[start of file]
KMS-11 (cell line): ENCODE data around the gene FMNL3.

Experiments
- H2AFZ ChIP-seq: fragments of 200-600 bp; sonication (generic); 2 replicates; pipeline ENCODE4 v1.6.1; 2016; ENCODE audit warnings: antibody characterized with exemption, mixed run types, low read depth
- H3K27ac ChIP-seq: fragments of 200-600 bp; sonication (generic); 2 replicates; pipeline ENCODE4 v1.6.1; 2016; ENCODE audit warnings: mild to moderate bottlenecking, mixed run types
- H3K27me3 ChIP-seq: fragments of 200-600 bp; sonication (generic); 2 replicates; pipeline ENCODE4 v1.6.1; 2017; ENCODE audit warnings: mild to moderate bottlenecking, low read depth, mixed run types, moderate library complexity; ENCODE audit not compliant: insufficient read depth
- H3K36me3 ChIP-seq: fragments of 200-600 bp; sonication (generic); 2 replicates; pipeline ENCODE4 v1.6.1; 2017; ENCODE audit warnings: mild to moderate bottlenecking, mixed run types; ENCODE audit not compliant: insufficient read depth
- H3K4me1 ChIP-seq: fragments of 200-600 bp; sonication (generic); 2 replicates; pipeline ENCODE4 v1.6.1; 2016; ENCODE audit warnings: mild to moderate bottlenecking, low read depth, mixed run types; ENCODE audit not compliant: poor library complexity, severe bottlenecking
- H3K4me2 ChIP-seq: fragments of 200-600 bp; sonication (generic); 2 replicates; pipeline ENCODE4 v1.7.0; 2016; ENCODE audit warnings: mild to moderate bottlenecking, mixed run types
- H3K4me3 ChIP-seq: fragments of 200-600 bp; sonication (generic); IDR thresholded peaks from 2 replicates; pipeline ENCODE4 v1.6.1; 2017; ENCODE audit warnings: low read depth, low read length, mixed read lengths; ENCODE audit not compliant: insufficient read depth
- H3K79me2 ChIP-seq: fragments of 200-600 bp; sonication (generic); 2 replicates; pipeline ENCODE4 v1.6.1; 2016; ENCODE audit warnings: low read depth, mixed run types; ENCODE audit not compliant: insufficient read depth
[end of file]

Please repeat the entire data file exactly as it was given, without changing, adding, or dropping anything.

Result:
KMS-11 (cell line): ENCODE data around the gene FMNL3.

Experiments
- H2AFZ ChIP-seq: fragments of 200-600 bp; sonication (generic); 2 replicates; pipeline ENCODE4 v1.6.1; 2016; ENCODE audit warnings: antibody characterized with exemption, mixed run types, low read depth
- H3K27ac ChIP-seq: fragments of 200-600 bp; sonication (generic); 2 replicates; pipeline ENCODE4 v1.6.1; 2016; ENCODE audit warnings: mild to moderate bottlenecking, mixed run types
- H3K27me3 ChIP-seq: fragments of 200-600 bp; sonication (generic); 2 replicates; pipeline ENCODE4 v1.6.1; 2017; ENCODE audit warnings: mild to moderate bottlenecking, low read depth, mixed run types, moderate library complexity; ENCODE audit not compliant: insufficient read depth
- H3K36me3 ChIP-seq: fragments of 200-600 bp; sonication (generic); 2 replicates; pipeline ENCODE4 v1.6.1; 2017; ENCODE audit warnings: mild to moderate bottlenecking, mixed run types; ENCODE audit not compliant: insufficient read depth
- H3K4me1 ChIP-seq: fragments of 200-600 bp; sonication (generic); 2 replicates; pipeline ENCODE4 v1.6.1; 2016; ENCODE audit warnings: mild to moderate bottlenecking, low read depth, mixed run types; ENCODE audit not compliant: poor library complexity, severe bottlenecking
- H3K4me2 ChIP-seq: fragments of 200-600 bp; sonication (generic); 2 replicates; pipeline ENCODE4 v1.7.0; 2016; ENCODE audit warnings: mild to moderate bottlenecking, mixed run types
- H3K4me3 ChIP-seq: fragments of 200-600 bp; sonication (generic); IDR thresholded peaks from 2 replicates; pipeline ENCODE4 v1.6.1; 2017; ENCODE audit warnings: low read depth, low read length, mixed read lengths; ENCODE audit not compliant: insufficient read depth
- H3K79me2 ChIP-seq: fragments of 200-600 bp; sonication (generic); 2 replicates; pipeline ENCODE4 v1.6.1; 2016; ENCODE audit warnings: low read depth, mixed run types; ENCODE audit not compliant: insufficient read depth